Food – Honey to Your Health

“And the house of Israel called the name thereof Manna: and it was like coriander seed, white; and the taste of it was like wafers made with honey.” Exodus 16:31

That honey container in your pantry has a few sweet secrets!

The name of this familiar and time–tested household remedy comes from Hebrew and means “enchant.”

Honey is an excellent source of all–natural energy at just 17 grams of carbohydrates per tablespoon. This natural unprocessed sugar—fructose and glucose—directly enters the bloodstream and can deliver a quick punch of energy. Long used as a culinary sweetener, honey is valued for its many healing properties as well. Treatment with honey is referred to as apitherapy and includes replenishing energy, enhancing physical stamina and strengthening those weakened by illness or stress.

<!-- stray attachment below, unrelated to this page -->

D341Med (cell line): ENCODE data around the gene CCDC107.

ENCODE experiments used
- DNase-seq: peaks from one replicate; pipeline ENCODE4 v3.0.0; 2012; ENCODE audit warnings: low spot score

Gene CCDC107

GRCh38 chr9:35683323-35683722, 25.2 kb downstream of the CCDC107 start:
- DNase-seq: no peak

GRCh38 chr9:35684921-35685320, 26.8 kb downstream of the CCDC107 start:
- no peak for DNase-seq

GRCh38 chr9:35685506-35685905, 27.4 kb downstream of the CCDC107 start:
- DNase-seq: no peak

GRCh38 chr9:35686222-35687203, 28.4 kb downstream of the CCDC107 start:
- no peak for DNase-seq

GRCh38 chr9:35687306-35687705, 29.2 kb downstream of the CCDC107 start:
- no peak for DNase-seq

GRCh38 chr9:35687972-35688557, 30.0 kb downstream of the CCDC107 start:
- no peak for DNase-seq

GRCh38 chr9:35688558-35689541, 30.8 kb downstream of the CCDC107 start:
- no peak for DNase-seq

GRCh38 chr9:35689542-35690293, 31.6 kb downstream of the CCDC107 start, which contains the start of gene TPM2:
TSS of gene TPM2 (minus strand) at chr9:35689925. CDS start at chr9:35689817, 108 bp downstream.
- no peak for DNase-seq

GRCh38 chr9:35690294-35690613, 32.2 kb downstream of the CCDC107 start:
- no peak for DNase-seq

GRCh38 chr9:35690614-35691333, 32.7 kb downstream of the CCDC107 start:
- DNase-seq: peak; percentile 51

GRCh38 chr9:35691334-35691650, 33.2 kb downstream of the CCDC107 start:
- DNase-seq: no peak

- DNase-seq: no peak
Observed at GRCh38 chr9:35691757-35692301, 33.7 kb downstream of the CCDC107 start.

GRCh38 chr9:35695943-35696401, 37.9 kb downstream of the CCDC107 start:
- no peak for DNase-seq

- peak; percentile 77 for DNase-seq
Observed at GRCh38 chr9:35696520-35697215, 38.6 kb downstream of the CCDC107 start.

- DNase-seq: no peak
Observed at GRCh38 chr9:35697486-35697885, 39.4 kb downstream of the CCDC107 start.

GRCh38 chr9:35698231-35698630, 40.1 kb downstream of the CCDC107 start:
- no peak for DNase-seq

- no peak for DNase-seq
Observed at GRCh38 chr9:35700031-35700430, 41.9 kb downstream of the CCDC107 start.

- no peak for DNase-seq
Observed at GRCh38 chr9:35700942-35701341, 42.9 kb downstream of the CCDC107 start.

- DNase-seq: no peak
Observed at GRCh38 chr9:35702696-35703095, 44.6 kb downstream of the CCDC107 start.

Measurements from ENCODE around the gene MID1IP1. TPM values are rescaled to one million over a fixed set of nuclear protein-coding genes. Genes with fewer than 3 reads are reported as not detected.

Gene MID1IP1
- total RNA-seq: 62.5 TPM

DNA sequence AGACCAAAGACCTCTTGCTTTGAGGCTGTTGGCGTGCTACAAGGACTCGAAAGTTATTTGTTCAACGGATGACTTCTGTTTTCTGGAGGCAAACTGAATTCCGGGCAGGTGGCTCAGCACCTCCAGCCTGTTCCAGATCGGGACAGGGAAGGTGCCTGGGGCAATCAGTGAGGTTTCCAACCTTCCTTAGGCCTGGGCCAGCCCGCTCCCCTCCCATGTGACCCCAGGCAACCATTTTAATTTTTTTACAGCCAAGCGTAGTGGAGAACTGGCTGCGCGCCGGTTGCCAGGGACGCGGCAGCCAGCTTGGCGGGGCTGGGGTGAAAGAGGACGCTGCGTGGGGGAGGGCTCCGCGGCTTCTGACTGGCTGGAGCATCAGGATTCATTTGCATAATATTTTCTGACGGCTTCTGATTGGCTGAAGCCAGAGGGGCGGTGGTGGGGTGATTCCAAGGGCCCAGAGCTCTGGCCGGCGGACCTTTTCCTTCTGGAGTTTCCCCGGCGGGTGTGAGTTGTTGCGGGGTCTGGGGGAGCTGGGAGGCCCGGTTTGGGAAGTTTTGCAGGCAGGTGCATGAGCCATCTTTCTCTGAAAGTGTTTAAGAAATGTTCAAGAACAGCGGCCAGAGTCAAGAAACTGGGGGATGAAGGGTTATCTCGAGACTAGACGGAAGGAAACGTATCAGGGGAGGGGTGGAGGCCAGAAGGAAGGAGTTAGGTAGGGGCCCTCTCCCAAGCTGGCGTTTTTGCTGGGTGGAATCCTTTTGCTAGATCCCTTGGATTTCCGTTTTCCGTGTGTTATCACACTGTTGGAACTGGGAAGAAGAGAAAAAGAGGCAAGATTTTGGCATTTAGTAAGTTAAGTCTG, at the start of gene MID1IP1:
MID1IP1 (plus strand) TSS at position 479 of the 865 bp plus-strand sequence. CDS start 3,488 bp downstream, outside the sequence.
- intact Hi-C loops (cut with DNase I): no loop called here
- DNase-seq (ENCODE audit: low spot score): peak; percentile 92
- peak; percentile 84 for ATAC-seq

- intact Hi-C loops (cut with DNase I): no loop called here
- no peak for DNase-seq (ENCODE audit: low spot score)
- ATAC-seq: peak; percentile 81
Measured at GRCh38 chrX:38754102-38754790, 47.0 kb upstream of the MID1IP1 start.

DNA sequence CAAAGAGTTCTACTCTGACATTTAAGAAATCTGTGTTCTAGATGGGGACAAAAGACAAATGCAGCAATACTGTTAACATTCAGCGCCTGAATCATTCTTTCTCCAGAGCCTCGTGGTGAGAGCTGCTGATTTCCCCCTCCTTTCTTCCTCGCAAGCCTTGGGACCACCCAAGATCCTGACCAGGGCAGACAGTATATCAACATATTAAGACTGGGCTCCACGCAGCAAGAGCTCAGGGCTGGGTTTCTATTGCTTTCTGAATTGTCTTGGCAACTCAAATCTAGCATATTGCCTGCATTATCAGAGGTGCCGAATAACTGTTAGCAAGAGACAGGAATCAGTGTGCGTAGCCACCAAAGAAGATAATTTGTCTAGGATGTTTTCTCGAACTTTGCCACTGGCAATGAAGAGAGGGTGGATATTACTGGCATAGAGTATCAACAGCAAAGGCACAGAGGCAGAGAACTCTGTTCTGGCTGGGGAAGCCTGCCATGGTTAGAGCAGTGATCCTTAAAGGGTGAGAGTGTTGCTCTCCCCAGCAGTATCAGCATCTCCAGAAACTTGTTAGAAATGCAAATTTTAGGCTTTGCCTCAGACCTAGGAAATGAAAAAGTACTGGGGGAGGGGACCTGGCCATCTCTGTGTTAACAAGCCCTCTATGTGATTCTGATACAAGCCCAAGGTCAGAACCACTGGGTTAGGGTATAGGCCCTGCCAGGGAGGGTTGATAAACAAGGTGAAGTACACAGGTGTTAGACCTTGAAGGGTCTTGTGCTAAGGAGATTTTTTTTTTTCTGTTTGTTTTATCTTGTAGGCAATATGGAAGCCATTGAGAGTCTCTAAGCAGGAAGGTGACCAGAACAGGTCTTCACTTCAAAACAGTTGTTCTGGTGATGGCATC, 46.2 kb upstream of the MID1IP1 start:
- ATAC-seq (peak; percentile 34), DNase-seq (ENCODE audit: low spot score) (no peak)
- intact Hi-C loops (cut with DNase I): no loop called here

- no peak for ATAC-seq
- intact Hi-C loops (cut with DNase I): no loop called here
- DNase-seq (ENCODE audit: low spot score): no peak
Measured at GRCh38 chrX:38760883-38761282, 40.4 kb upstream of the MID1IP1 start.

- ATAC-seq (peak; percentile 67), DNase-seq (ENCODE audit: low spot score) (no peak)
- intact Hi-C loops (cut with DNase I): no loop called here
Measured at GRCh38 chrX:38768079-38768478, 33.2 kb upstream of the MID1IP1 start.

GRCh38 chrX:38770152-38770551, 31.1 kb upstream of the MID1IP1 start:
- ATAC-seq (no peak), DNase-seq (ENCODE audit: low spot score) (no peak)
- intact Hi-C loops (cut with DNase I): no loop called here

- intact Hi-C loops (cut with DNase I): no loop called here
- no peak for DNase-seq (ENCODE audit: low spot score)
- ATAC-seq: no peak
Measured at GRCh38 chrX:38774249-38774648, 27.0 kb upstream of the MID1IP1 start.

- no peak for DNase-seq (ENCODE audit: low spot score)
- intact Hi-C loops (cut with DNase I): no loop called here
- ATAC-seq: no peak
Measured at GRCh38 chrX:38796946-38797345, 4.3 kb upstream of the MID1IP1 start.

Honey can also help calm the mind and promote rejuvenating sleep. In addition, honey relieves indigestion and is used to treat cardiovascular disease and respiratory complaints. Finally, a thin coat of honey can be applied to the skin to disinfect and heal minor skin wounds and chapped lips.

Honey is a natural antibiotic that can act both internally and externally. It can be used as a conventional disinfectant treatment for wounds, sores and burns thanks to its antibacterial activity in fighting major species of bacteria.

Honey is also known for providing a delicate, sweet flavor to dressings, marinades and baked goods. As one of the most popular natural sweeteners, honey can be found in everything from baked beans to crunchy granola.

There are abundant honey recipes. Honey is such a versatile ingredient in cooking and has such a distinctive flavor that it brings a magical touch to almost all foods — cakes, pastries, homemade cookies, desserts, puddings, salad dressing and more.

Different countries and cultures use honey differently in their food and cooking. In western countries, people seem to use more honey as a spread on their bread and have plenty of honey recipes for baking, whereas people in eastern countries seem to do less of that and mostly prefer to go for just a refreshing chilled honey drink—honey mixed with icy water.